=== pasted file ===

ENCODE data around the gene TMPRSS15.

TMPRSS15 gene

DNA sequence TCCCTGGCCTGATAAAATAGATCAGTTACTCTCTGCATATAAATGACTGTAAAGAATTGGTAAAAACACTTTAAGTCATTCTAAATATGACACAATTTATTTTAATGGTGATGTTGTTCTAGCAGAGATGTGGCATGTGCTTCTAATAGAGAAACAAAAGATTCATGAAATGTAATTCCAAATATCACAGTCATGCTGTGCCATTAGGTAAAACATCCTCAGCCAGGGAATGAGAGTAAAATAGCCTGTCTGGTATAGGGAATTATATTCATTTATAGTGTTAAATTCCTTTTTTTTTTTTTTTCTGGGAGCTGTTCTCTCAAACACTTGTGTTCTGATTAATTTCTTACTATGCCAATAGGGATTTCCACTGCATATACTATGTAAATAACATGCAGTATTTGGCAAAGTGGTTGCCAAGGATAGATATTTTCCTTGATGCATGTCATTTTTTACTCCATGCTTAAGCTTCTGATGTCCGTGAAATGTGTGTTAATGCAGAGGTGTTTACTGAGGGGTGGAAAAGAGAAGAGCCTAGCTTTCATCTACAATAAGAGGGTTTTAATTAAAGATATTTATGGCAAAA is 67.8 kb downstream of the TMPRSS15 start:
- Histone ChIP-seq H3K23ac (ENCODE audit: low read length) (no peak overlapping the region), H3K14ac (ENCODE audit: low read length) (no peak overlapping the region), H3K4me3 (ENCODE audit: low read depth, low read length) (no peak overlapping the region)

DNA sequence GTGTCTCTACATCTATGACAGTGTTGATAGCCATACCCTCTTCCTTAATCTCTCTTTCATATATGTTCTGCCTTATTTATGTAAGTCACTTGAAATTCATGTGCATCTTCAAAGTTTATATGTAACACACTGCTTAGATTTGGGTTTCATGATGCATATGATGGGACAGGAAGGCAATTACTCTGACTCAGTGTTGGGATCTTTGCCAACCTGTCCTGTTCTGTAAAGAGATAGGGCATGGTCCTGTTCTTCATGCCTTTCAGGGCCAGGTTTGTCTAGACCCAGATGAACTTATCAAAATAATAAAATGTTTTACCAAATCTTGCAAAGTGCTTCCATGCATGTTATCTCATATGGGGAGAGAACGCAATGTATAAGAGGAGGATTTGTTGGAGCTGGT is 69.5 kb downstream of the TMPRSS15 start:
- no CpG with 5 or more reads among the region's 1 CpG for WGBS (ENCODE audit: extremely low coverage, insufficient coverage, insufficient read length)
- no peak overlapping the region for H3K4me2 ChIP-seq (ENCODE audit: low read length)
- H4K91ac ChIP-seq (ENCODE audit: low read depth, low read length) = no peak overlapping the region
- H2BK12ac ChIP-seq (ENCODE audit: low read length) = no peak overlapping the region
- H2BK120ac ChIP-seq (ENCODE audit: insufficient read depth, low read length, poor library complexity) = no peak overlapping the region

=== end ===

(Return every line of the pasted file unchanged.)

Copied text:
ENCODE data around the gene TMPRSS15.

TMPRSS15 gene

DNA sequence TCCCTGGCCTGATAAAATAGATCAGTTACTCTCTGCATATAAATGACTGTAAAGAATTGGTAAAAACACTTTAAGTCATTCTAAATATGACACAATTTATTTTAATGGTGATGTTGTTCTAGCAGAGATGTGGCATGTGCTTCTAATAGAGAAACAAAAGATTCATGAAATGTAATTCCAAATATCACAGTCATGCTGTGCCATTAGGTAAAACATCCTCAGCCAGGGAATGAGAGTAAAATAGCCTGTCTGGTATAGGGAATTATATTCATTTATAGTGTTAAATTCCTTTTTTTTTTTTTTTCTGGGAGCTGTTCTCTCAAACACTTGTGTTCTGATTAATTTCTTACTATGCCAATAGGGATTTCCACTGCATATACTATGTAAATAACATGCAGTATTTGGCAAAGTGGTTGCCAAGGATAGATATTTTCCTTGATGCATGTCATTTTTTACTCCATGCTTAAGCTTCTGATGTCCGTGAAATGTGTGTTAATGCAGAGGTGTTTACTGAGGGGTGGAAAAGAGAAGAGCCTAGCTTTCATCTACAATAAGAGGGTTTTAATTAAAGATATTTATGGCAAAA is 67.8 kb downstream of the TMPRSS15 start:
- Histone ChIP-seq H3K23ac (ENCODE audit: low read length) (no peak overlapping the region), H3K14ac (ENCODE audit: low read length) (no peak overlapping the region), H3K4me3 (ENCODE audit: low read depth, low read length) (no peak overlapping the region)

DNA sequence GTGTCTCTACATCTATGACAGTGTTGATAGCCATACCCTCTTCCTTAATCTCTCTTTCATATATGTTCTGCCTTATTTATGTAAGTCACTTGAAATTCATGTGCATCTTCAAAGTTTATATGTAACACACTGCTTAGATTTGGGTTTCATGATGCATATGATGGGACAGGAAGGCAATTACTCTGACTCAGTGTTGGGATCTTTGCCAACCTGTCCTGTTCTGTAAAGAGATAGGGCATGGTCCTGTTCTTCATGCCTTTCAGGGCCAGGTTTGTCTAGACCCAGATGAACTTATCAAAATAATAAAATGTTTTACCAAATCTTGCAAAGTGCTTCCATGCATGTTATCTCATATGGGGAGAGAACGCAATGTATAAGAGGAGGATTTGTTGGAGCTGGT is 69.5 kb downstream of the TMPRSS15 start:
- no CpG with 5 or more reads among the region's 1 CpG for WGBS (ENCODE audit: extremely low coverage, insufficient coverage, insufficient read length)
- no peak overlapping the region for H3K4me2 ChIP-seq (ENCODE audit: low read length)
- H4K91ac ChIP-seq (ENCODE audit: low read depth, low read length) = no peak overlapping the region
- H2BK12ac ChIP-seq (ENCODE audit: low read length) = no peak overlapping the region
- H2BK120ac ChIP-seq (ENCODE audit: insufficient read depth, low read length, poor library complexity) = no peak overlapping the region